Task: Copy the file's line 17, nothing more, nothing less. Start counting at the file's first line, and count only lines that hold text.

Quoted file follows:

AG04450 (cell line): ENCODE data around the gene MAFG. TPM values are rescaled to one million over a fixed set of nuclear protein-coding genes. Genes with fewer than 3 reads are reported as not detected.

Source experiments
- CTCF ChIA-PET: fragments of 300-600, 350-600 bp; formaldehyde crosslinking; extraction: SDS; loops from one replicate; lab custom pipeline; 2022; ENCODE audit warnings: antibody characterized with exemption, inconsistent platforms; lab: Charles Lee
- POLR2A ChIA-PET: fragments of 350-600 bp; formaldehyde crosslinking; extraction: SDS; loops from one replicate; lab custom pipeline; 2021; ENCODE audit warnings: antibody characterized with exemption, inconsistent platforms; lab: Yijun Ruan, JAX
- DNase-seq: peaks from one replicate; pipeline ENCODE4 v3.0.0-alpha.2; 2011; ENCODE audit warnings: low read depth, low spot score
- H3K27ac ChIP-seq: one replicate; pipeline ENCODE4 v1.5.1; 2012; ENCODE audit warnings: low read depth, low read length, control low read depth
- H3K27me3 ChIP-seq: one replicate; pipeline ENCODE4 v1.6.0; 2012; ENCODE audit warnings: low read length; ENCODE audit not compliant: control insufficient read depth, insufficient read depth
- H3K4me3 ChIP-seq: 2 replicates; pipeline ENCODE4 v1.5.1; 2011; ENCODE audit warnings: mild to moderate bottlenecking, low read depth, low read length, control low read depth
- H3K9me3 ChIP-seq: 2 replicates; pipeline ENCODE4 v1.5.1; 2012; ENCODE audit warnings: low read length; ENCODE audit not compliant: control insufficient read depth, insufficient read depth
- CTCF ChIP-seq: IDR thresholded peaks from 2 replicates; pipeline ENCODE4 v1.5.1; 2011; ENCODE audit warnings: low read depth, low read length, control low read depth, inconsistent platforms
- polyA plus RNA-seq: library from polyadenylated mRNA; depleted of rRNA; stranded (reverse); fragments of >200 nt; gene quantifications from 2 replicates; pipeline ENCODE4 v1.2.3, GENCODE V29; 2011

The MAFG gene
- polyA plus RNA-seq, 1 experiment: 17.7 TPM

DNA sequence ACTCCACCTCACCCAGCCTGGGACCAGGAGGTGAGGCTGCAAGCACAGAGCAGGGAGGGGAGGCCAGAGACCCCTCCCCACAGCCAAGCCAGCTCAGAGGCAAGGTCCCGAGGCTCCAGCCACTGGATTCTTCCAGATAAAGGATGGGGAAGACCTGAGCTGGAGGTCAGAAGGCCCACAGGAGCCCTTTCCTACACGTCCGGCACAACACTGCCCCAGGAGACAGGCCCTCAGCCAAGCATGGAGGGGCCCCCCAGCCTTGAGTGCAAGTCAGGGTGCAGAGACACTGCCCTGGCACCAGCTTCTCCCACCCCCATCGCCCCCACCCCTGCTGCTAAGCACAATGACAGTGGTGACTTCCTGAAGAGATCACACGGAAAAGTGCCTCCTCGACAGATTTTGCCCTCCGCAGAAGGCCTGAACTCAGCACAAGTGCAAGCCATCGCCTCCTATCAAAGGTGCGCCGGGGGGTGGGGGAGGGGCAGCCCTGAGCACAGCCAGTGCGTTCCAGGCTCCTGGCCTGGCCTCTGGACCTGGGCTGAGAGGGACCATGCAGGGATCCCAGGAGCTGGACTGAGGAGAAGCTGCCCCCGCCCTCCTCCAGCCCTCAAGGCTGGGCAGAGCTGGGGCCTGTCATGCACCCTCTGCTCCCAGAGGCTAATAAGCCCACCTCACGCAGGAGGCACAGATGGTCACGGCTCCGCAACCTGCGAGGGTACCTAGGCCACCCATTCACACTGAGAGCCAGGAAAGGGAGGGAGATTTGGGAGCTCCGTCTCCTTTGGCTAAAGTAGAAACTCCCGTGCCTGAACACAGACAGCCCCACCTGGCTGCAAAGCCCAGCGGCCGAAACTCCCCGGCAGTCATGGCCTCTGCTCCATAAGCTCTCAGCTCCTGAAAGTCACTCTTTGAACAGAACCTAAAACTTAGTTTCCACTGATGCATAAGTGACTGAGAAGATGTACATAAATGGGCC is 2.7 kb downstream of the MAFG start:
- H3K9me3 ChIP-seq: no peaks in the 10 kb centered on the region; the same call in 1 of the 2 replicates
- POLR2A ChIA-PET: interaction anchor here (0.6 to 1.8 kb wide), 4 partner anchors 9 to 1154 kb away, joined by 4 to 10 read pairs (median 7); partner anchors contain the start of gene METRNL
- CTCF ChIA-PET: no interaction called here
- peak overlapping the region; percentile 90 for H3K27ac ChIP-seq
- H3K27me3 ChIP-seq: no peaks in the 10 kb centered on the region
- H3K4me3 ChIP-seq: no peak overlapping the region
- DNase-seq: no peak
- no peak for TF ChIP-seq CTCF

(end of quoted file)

- CTCF ChIA-PET: no interaction called here